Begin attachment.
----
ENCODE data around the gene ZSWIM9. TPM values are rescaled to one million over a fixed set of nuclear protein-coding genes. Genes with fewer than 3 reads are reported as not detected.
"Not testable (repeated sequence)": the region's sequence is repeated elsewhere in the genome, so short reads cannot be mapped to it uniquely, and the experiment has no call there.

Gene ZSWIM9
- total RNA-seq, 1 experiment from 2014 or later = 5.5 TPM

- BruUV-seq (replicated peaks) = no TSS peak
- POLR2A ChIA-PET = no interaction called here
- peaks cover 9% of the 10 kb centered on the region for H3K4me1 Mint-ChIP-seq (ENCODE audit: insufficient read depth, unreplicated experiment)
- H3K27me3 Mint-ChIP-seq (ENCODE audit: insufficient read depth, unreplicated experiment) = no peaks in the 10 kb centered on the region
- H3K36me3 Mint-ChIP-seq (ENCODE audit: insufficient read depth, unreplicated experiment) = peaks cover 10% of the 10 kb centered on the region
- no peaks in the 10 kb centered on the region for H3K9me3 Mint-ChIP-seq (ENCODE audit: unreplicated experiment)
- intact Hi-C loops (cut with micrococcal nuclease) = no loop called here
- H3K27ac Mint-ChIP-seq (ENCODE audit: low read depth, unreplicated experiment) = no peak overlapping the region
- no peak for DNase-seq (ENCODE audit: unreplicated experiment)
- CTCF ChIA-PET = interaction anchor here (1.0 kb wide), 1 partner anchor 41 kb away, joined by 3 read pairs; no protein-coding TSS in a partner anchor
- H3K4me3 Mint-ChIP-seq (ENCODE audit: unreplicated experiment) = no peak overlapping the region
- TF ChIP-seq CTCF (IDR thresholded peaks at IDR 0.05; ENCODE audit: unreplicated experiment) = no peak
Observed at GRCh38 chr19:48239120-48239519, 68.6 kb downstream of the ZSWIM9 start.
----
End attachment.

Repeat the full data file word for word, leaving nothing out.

ENCODE data around the gene ZSWIM9. TPM values are rescaled to one million over a fixed set of nuclear protein-coding genes. Genes with fewer than 3 reads are reported as not detected.
"Not testable (repeated sequence)": the region's sequence is repeated elsewhere in the genome, so short reads cannot be mapped to it uniquely, and the experiment has no call there.

Gene ZSWIM9
- total RNA-seq, 1 experiment from 2014 or later = 5.5 TPM

- BruUV-seq (replicated peaks) = no TSS peak
- POLR2A ChIA-PET = no interaction called here
- peaks cover 9% of the 10 kb centered on the region for H3K4me1 Mint-ChIP-seq (ENCODE audit: insufficient read depth, unreplicated experiment)
- H3K27me3 Mint-ChIP-seq (ENCODE audit: insufficient read depth, unreplicated experiment) = no peaks in the 10 kb centered on the region
- H3K36me3 Mint-ChIP-seq (ENCODE audit: insufficient read depth, unreplicated experiment) = peaks cover 10% of the 10 kb centered on the region
- no peaks in the 10 kb centered on the region for H3K9me3 Mint-ChIP-seq (ENCODE audit: unreplicated experiment)
- intact Hi-C loops (cut with micrococcal nuclease) = no loop called here
- H3K27ac Mint-ChIP-seq (ENCODE audit: low read depth, unreplicated experiment) = no peak overlapping the region
- no peak for DNase-seq (ENCODE audit: unreplicated experiment)
- CTCF ChIA-PET = interaction anchor here (1.0 kb wide), 1 partner anchor 41 kb away, joined by 3 read pairs; no protein-coding TSS in a partner anchor
- H3K4me3 Mint-ChIP-seq (ENCODE audit: unreplicated experiment) = no peak overlapping the region
- TF ChIP-seq CTCF (IDR thresholded peaks at IDR 0.05; ENCODE audit: unreplicated experiment) = no peak
Observed at GRCh38 chr19:48239120-48239519, 68.6 kb downstream of the ZSWIM9 start.